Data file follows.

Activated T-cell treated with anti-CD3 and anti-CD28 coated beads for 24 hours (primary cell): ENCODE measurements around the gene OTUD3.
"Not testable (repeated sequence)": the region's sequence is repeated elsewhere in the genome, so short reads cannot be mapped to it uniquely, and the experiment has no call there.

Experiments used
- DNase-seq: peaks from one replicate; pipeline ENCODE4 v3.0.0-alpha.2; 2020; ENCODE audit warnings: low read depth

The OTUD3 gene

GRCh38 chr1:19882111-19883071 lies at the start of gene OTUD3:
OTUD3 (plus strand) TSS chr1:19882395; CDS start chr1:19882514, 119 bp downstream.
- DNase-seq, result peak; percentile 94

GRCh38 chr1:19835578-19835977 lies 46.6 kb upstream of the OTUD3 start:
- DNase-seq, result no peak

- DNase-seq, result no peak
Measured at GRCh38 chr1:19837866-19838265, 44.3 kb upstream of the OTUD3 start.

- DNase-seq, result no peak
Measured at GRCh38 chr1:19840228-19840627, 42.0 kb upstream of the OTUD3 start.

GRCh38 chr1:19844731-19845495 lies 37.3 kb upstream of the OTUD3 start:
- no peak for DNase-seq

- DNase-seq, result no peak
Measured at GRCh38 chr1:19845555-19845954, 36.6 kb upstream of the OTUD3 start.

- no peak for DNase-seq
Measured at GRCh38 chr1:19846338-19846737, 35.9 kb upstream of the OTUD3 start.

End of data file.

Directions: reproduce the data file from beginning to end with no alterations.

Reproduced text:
Activated T-cell treated with anti-CD3 and anti-CD28 coated beads for 24 hours (primary cell): ENCODE measurements around the gene OTUD3.
"Not testable (repeated sequence)": the region's sequence is repeated elsewhere in the genome, so short reads cannot be mapped to it uniquely, and the experiment has no call there.

Experiments used
- DNase-seq: peaks from one replicate; pipeline ENCODE4 v3.0.0-alpha.2; 2020; ENCODE audit warnings: low read depth

The OTUD3 gene

GRCh38 chr1:19882111-19883071 lies at the start of gene OTUD3:
OTUD3 (plus strand) TSS chr1:19882395; CDS start chr1:19882514, 119 bp downstream.
- DNase-seq, result peak; percentile 94

GRCh38 chr1:19835578-19835977 lies 46.6 kb upstream of the OTUD3 start:
- DNase-seq, result no peak

- DNase-seq, result no peak
Measured at GRCh38 chr1:19837866-19838265, 44.3 kb upstream of the OTUD3 start.

- DNase-seq, result no peak
Measured at GRCh38 chr1:19840228-19840627, 42.0 kb upstream of the OTUD3 start.

GRCh38 chr1:19844731-19845495 lies 37.3 kb upstream of the OTUD3 start:
- no peak for DNase-seq

- DNase-seq, result no peak
Measured at GRCh38 chr1:19845555-19845954, 36.6 kb upstream of the OTUD3 start.

- no peak for DNase-seq
Measured at GRCh38 chr1:19846338-19846737, 35.9 kb upstream of the OTUD3 start.